It would be nice to think that all the color advice we see
in books and magazines are just solutions looking for nonexistent problems, but
I know that there is such a thing as a garden planned for color.
I’ve just never seen one in person. I’m not counting
institutional displays (like the English show gardens I have here, Hestercombe
and Killerton) or the display gardens one sees at home and garden shows. Of all
the criteria to keep in mind , color has to be the most frustrating, unless
you’re absolutely starting from scratch. And even then, there are many
unpredictable factors. When I think of all the daring and celebrated color
combinations pulled off by such legendary gurus as Christopher Lloyd, I have to
wonder if a lot of them just happened by accident. The one surefire thing is to
have a huge swath of all the same color, though I have to think that would get
boring after a while.
As for me, whatever I try to do, I always seem to end up
with a bright pink/bright yellow combo somewhere. So I’ve made my peace with
color. I pay much more attention to foliage now than I ever did to color, as
well as to plant combos that contrast bushy/attenuated, higher/lower, and so
on. I’m gradually trying to build up areas of color combos I know I like,
though without any great expectations. And I try my best to ignore the scarily
growing library of books advising gardeners about color; most of them with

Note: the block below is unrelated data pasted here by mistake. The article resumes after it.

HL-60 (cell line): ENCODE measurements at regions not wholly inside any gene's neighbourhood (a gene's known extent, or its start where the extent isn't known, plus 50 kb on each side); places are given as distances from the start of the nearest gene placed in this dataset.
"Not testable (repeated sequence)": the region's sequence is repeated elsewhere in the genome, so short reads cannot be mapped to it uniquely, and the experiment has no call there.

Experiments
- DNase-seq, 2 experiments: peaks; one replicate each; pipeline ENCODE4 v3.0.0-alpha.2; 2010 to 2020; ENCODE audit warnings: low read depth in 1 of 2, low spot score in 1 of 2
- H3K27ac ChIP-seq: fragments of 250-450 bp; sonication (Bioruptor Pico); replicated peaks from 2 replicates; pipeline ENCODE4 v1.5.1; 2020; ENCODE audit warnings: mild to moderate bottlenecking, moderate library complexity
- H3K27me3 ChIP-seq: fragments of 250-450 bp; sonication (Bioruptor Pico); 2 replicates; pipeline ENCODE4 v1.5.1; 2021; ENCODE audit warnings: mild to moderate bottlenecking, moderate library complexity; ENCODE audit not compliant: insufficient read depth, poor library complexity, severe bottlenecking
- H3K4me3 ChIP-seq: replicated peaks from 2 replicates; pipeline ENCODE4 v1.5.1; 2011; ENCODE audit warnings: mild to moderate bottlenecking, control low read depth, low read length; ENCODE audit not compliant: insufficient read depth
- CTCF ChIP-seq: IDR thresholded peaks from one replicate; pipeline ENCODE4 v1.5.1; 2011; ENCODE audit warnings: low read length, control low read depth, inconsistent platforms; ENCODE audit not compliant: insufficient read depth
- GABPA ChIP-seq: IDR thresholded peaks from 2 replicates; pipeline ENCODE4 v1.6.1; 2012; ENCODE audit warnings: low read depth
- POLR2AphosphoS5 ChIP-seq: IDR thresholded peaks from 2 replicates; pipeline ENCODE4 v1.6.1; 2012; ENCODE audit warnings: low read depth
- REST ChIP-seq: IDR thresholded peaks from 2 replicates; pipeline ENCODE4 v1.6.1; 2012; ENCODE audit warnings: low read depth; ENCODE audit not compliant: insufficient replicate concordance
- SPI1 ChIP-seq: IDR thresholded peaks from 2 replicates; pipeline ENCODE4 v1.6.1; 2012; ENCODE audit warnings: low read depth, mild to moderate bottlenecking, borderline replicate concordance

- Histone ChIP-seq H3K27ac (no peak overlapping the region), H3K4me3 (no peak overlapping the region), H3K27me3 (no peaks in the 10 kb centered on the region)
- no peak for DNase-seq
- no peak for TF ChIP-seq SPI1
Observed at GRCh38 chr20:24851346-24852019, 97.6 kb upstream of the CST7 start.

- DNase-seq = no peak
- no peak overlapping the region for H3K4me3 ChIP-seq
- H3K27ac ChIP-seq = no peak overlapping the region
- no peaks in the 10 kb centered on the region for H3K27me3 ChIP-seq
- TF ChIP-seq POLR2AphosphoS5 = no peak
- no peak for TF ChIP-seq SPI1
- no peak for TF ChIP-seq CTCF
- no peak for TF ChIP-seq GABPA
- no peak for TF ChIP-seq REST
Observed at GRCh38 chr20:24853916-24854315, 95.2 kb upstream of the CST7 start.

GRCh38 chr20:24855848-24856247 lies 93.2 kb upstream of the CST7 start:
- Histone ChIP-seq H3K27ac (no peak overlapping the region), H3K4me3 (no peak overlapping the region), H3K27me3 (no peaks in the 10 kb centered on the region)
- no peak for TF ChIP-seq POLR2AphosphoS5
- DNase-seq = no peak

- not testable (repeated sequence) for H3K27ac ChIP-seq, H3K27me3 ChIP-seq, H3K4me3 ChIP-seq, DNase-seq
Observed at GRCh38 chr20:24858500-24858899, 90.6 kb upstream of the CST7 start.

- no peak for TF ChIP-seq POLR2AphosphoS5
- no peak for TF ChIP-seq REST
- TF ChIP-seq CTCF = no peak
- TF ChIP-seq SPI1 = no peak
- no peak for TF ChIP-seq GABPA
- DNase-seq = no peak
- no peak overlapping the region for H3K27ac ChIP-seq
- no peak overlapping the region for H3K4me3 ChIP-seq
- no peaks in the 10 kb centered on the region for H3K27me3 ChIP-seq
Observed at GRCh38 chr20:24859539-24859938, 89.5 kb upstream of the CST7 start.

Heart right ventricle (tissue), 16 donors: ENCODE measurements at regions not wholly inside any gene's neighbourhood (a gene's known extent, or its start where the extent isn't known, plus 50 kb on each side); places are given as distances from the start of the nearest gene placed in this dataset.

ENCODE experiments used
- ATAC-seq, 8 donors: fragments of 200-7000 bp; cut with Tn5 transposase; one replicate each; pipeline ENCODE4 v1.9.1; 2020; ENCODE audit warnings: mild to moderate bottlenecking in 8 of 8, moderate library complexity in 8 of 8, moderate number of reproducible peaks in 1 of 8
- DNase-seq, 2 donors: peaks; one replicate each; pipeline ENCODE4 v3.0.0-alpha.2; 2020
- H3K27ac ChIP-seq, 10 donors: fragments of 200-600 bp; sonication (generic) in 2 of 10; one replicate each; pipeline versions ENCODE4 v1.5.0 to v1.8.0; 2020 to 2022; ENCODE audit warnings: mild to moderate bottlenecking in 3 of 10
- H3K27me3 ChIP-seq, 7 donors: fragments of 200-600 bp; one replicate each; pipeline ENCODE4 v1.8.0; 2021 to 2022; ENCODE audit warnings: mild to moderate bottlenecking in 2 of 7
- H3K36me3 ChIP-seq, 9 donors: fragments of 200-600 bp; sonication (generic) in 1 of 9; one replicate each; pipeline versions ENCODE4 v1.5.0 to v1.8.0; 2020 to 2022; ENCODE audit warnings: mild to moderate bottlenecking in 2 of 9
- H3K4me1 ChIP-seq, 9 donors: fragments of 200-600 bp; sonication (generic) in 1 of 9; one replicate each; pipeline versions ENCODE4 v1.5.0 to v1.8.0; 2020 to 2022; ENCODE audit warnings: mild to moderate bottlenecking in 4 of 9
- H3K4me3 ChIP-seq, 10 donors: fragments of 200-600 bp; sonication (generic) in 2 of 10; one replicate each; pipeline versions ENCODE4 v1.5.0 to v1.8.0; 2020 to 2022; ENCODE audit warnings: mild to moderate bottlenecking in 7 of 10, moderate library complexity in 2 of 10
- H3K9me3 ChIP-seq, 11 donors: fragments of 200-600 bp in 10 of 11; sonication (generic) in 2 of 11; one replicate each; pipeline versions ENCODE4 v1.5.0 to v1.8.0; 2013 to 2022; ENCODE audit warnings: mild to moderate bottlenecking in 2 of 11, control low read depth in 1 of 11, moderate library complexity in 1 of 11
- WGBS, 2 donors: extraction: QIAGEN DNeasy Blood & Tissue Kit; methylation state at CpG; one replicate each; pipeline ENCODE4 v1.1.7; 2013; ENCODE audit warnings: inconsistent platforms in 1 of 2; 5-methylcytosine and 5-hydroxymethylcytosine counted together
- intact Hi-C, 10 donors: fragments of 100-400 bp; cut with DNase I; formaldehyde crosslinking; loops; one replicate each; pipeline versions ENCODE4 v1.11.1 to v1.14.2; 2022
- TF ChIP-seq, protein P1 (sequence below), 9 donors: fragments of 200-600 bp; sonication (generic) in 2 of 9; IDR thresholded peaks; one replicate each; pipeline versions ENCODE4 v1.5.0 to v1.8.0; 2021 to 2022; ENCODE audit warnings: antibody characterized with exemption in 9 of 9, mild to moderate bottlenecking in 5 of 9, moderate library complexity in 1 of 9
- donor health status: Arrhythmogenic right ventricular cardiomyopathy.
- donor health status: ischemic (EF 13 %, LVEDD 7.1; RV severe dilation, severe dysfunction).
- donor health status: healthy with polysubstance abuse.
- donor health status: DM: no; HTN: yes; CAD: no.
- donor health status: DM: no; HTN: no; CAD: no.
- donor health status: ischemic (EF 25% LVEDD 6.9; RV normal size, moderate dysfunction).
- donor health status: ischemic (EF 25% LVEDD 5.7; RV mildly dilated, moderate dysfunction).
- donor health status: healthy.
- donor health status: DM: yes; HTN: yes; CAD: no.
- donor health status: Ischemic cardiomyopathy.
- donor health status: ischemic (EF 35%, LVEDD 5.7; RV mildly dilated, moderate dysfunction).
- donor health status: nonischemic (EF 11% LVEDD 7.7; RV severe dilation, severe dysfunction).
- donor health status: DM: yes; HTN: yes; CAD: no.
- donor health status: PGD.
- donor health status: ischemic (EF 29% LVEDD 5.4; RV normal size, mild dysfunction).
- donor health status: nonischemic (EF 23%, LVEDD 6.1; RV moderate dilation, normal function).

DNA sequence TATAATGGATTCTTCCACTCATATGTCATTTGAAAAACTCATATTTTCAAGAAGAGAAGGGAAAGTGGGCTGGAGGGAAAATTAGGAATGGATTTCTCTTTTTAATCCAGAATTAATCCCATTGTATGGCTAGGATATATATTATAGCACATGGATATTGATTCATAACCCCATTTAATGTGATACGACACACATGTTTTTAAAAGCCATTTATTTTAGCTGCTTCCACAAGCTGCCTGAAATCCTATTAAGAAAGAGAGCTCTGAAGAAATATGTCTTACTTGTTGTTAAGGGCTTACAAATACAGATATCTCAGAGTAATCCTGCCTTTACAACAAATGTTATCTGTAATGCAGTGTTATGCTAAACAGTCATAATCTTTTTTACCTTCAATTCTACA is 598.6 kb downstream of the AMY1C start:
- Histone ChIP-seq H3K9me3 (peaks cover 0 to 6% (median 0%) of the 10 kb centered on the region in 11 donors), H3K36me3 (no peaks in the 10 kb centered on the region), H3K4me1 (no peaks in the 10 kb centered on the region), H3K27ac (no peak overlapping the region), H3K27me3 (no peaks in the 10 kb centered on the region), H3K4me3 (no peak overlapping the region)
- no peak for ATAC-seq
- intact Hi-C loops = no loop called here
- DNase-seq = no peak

charts and color wheels to explain which contrasting and complementary
plantings will work best.
That’s why I wasn’t entirely thrilled to see Tom Fischer’s The
Gardener’s Color Palette (Timber Press) arrive a few months back. Another book to make me feel
guilty about my color mistakes, I assumed immediately. Actually, it’s not. It’s
pure plant porn: 100 delicious images of gorgeous plants, some of which I have,
and some of which I’m planning to buy. No wheels, no charts. Phew! I’ve been enjoying paging through it.
I feel comfortable now with striving for some color, during most of the season, and no big gaps. How
about you? How do you handle color (or ignore it)?
This just in: Tom Fischer commented and left a link to his Portland garden. I have to say I noticed the gorgeous hardscaping first, but he does have a nice cool (blue/silver/pale colors) color scheme going as well.